School’s In, Crime’s…Out?

SLPD Chief Chris Cole details how crime rates can be unintentionally deceitful.
School’s In, Crime’s…Out?

On July 20, 2023, the Storm Lake Police Department released a statement on their public Facebook page in regard to a series of incidents involving Storm Lake youth. The post stated the following:  

Storm Lake Police Department officers and detectives have been busy working on a series of violent incidents involving Storm Lake youth in the past weeks. Public safety is not just the responsibility of the police. It requires a collaborative effort from all of us. Especially parents. Parents can play a pivotal role in shaping a safer community by engaging in their children’s lives and holding them accountable for their actions.” 

The comparisons of juvenile arrests from January to August of 2022 and 2023.

In data provided by the Storm Lake Police Department, the total number of juvenile arrests in the time frame of January to August 2022 totaled 127. In 2023, the number increased to 204. While such an increase may seem troublesome, Chris Cole, the chief of police of Storm Lake, wanted to assure the public that Storm Lake is a safe place to live and that public safety is a responsibility that is not only on local law enforcement but on the community as well, particularly parents.

“Parents have the right to know what their children are doing on their phones,” Cole said.

While Cole placed emphasis on electronics, he expanded upon how parents can help the SLPD curb juvenile delinquency.  

“If [your kids] are going out, ask them where they’re going. Ask them who they’re going to be with. Ask them what they’re going to be doing so they [the parents] know,” Cole said.  

As a father himself, Cole has his own personal attachment to this topic.  

“It’s frustrating as police officers and as a parent as well. It’s your job as a parent to be involved with your children,” Cole said. 

People often assume that with school being back in session, local law enforcement may finally get a bit of a break, at least, as far as juvenile delinquency goes. However, Cole explained that this isn’t the case.  

“The number of crimes could potentially rise higher during the school year because you have all of these eyes on the kids…there’s a better chance they’re going to get caught. In the summer, those same kinds of crimes are still occurring,” Cole said.  

Cole elaborated upon the idea that the recorded crime rate can actually increase after the start of the school year by offering a hypothetical scenario:

“The numbers can be very deceptive. If a major store is in Storm Lake — if they don’t have a loss prevention person who is looking for shoplifting…there are people stealing merchandise in that store. They just don’t have anybody that’s detecting it. So, you have 12 months of nobody working in loss prevention and then you give loss prevention a job in that same store. Now you have 12 months with a person that’s looking for theft. Your theft charges are gonna skyrocket because now there is someone there watching for shoplifters and they’re catching shoplifters and having them arrested,” Cole said.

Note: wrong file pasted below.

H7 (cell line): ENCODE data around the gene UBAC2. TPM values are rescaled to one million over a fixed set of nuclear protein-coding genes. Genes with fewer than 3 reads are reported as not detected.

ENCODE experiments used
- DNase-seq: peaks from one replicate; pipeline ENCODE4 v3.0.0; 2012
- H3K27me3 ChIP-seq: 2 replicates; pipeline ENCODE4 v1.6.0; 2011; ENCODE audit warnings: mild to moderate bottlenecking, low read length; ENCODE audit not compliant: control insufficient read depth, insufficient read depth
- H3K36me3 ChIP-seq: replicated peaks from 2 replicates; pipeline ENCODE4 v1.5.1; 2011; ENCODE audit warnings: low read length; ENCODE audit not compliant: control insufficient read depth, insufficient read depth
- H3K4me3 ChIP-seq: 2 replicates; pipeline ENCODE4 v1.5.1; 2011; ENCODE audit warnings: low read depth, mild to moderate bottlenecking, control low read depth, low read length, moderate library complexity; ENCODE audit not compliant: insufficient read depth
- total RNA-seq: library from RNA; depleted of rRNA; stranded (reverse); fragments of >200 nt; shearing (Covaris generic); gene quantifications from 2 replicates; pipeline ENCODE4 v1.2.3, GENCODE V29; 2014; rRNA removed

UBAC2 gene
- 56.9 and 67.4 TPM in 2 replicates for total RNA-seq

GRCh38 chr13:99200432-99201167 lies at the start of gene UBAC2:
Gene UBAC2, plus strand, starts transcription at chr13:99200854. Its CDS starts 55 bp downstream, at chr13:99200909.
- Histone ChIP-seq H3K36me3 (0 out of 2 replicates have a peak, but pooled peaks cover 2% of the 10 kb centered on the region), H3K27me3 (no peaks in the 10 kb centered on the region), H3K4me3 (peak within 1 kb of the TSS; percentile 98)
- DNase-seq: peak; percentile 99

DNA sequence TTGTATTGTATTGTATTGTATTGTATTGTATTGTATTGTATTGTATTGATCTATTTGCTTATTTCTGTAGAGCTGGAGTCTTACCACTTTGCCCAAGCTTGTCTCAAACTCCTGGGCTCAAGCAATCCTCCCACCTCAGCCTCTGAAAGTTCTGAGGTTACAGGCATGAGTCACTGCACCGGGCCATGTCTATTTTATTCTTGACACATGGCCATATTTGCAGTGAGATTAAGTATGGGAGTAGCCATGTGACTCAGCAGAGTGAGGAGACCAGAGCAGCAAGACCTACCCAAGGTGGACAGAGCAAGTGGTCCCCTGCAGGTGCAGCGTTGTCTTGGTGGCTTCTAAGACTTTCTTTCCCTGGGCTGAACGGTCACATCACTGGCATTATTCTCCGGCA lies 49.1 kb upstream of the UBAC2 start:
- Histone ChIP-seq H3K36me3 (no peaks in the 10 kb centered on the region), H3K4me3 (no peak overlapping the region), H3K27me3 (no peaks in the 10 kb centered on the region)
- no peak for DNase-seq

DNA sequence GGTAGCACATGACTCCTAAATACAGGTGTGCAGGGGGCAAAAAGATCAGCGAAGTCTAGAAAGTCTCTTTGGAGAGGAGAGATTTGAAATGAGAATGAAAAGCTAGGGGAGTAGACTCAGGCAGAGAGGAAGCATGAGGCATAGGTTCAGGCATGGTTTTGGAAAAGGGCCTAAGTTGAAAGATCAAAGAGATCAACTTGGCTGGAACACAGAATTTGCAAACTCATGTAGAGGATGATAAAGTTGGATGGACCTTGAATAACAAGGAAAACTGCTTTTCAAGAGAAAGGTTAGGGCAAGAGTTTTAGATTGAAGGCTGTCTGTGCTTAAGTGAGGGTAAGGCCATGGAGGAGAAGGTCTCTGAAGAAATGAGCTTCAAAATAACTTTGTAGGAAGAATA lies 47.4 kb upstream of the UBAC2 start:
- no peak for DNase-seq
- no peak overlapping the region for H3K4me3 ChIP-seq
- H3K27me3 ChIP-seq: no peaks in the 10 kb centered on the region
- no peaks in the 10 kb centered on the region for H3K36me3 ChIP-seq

Richard Riner, a professor of criminology at Buena Vista University and a former police officer, agreed with Cole on the importance of family structure in curbing juvenile delinquency.  

“This is one of those few things where social sciences have almost a consensus with regard to the importance that family plays in the development of juvenile behavior. Family has been seen as the number one most important influencer,” Riner said.  

If there were any Storm Lake residents who found themselves worried about the future of Storm Lake due to an increase in juvenile crime this last summer, Cole and Riner both assure people not to worry.  

“We’re still talking about a very short time period in a specific location. That shouldn’t be construed as a harbinger of things to come. Violent crime rates have been in pretty steady decline since the early to mid-90s,” Riner said.  

“Storm Lake is a safe community,” Cole said. “These types of crimes happen in all kinds of other cities. It’s important for all of us, including kids on campus [at Buena Vista University], to take an active role in community safety.” 

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